Talon Regent, owner of Regent Law in Moose Jaw, used Virtual Reality (VR) technology to sign documents for the purchase and sale of physical land — for the first time ever.
“I did a fairly thorough search to try and make sure I wasn’t taking credit where credit wasn’t due,” Regent said in an interview with MooseJawToday.com. “I could not find a record of anyone else ever having done it.”
The real estate transaction was for the purchase and sale of a residential home in Moose Jaw. Regent purchased the property from Century 21 realtor Laura Fehr.
Regent is the owner of a website called Easy eLaw, which is designed to make digital document signing accessible for clients. He hopes to attract customers by advertising the convenience of digital transactions.
However, taking the next step from digital transaction to virtual involved a little more work.
“I was already familiar with how to use virtual reality technology, including the program we use that’s shown in the video,” Regent explained. “But the realtor, Laura Fehr, who helped me out, … I had to teach her how to use the VR system. Then there were logistical complications with filming, because we required an additional headset.”
VR uses a headset to take up the user’s entire field of view, with integrated headphones for sound immersion. Handheld controllers track hand and arm movements while sensors track the headset motion around the room.
This enables users who may be on opposite sides of the planet to feel like they’re sharing a space. Their perspective is first-person, however, so recording two people requires a third.
“Even though we didn’t leave our physical spaces,” Regent said, “we were basically filming in two different settings, one in the virtual world and one in the physical world. The film team that we had come out from Tandem X Visuals in Regina had a lot of fun filming in VR.”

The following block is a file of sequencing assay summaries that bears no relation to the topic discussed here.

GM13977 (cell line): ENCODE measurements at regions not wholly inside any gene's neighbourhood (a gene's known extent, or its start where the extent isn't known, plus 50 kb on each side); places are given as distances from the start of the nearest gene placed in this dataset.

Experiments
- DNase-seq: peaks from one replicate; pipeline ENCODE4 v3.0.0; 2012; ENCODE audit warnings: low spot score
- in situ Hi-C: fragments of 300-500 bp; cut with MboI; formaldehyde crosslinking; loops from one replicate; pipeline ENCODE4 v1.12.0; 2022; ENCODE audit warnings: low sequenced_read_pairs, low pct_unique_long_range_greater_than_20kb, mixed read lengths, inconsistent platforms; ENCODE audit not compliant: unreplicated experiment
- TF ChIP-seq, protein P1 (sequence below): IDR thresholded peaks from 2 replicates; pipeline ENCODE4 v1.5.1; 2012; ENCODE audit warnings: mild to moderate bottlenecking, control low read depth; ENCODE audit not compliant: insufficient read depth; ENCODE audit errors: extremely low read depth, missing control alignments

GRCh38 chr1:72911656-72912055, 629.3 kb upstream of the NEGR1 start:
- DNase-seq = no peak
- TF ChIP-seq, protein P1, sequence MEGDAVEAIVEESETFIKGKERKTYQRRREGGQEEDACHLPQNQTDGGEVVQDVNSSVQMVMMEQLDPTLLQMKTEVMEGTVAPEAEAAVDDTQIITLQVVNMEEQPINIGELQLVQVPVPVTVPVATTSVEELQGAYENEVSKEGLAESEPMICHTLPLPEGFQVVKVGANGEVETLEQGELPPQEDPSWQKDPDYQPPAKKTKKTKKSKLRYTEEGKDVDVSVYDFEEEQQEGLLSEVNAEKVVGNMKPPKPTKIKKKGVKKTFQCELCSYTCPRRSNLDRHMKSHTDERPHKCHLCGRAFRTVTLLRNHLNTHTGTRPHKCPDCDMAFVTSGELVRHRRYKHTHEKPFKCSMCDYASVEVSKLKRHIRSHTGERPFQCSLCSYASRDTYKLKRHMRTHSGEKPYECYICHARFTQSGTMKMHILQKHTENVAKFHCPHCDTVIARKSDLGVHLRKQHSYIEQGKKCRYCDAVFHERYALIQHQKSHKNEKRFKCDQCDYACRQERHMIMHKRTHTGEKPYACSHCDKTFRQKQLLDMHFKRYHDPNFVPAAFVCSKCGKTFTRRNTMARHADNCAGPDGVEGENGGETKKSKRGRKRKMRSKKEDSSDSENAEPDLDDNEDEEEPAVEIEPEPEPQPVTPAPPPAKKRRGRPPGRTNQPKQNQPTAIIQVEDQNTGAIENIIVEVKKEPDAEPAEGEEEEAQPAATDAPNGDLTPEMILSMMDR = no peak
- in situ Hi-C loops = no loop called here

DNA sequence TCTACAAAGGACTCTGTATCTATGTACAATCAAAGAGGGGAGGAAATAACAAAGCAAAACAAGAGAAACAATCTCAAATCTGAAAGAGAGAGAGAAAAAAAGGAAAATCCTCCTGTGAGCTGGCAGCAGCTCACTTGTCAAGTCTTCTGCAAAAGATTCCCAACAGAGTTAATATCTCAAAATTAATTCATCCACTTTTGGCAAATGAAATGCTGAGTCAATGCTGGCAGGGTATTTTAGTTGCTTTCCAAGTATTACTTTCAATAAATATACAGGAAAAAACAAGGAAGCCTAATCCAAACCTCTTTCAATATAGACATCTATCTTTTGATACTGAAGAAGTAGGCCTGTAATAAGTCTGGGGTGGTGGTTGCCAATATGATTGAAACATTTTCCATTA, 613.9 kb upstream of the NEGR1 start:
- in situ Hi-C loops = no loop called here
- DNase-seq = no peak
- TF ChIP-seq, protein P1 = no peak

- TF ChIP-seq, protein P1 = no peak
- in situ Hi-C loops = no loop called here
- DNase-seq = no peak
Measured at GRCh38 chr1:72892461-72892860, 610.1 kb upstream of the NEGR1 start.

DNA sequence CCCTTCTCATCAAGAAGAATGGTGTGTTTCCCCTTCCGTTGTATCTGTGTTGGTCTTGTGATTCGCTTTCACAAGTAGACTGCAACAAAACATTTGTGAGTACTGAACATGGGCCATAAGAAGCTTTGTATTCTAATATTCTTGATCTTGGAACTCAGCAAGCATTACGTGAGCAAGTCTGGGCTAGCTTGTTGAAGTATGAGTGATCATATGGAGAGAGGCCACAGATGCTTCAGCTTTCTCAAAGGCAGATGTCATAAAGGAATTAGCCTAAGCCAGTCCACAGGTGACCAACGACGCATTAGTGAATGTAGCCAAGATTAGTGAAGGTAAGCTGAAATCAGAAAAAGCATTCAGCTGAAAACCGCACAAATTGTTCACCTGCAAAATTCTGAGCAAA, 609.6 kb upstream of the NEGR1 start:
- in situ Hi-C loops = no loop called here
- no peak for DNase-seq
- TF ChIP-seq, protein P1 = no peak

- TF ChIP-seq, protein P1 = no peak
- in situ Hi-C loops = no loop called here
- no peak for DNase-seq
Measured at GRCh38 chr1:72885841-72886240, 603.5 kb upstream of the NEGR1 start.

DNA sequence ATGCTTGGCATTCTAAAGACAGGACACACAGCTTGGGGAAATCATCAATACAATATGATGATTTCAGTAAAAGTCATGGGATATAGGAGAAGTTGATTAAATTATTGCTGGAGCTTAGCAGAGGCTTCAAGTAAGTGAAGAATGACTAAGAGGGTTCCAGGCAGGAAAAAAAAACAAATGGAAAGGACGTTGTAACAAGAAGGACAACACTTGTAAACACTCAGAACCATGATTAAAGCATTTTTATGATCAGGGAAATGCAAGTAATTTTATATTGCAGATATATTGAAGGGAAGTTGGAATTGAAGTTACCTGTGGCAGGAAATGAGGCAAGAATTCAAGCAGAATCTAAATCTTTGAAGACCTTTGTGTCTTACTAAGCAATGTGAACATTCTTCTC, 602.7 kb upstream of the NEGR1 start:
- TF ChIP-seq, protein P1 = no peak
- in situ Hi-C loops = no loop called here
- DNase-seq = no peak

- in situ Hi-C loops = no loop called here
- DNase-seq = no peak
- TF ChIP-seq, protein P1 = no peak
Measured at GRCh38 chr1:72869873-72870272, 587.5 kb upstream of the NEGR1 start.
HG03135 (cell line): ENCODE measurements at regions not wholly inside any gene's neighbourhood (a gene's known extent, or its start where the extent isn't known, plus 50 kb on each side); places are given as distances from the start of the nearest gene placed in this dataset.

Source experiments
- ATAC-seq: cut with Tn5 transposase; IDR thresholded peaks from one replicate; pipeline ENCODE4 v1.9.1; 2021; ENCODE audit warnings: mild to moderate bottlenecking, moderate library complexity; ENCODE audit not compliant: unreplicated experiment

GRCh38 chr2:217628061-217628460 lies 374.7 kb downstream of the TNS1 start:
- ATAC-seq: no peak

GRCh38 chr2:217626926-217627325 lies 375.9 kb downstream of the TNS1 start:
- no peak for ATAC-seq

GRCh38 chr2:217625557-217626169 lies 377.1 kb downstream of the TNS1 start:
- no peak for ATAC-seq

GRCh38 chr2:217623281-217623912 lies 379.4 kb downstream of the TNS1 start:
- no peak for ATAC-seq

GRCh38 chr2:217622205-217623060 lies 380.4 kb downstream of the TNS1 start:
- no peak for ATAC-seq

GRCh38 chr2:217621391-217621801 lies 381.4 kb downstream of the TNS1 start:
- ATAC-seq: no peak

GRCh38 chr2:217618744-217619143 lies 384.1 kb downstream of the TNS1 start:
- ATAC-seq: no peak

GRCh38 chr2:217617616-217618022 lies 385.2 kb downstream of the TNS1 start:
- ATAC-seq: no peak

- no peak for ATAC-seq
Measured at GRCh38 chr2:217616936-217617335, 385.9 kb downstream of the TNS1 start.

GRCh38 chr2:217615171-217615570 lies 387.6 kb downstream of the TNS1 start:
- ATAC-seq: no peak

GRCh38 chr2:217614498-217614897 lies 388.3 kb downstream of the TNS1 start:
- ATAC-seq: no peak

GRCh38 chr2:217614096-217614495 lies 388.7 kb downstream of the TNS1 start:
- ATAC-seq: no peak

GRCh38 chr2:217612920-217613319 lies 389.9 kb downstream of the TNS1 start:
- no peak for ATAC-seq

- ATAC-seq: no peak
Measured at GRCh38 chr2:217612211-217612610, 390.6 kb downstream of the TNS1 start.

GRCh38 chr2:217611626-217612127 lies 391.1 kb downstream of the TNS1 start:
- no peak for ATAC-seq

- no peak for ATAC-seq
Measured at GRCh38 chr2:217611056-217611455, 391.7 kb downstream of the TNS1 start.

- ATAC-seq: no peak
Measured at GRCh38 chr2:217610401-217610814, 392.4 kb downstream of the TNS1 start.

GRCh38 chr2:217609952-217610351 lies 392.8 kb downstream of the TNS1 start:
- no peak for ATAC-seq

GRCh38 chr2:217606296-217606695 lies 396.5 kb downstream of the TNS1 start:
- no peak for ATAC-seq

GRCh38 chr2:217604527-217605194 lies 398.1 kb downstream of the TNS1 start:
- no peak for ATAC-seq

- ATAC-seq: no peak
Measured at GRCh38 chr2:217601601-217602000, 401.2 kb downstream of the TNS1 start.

“In the video, when you see both Laura and I sitting at the desk, you see that through the lens of a third headset.”
Physical and virtual land have both been on the market for decades, Regent said, but the adoption of modern signing techniques has been especially slow for physical land transactions. Securing and verifying such transactions is, in a sense, more important than the transaction itself, so governments have been cautious about digital or e-signing.
“The legal requirements for digital signatures are complied with in that video,” Regent said. “The offer to purchase that was signed in virtual reality is in compliance with The Electronic Information and Documents Act (2000).
“Where the law does not allow for a signature in virtual reality is for documents governed under The Land Titles Act. The current Saskatchewan registrar does not allow for that.”
Regent said he’s not planning on fully integrating VR into his business anytime soon. The video is a proof-of-concept project. VR technology is not yet widespread enough to make it practical.
Nevertheless, he said, it’s important for technology-minded entrepreneurs to take these types of steps to inspire people’s imaginations.
“Virtual reality is for much more than gaming. It’s a new medium, akin to radio, television, computers, the internet. It is a new step in the technological ability to interact with each other.
“It’s for video gaming, it’s for conferences, it’s for business purposes. There are going to be opportunities for social interaction, medicine, architectural design, a new medium for art. The list goes on — the possibilities for virtual reality are nearly endless.”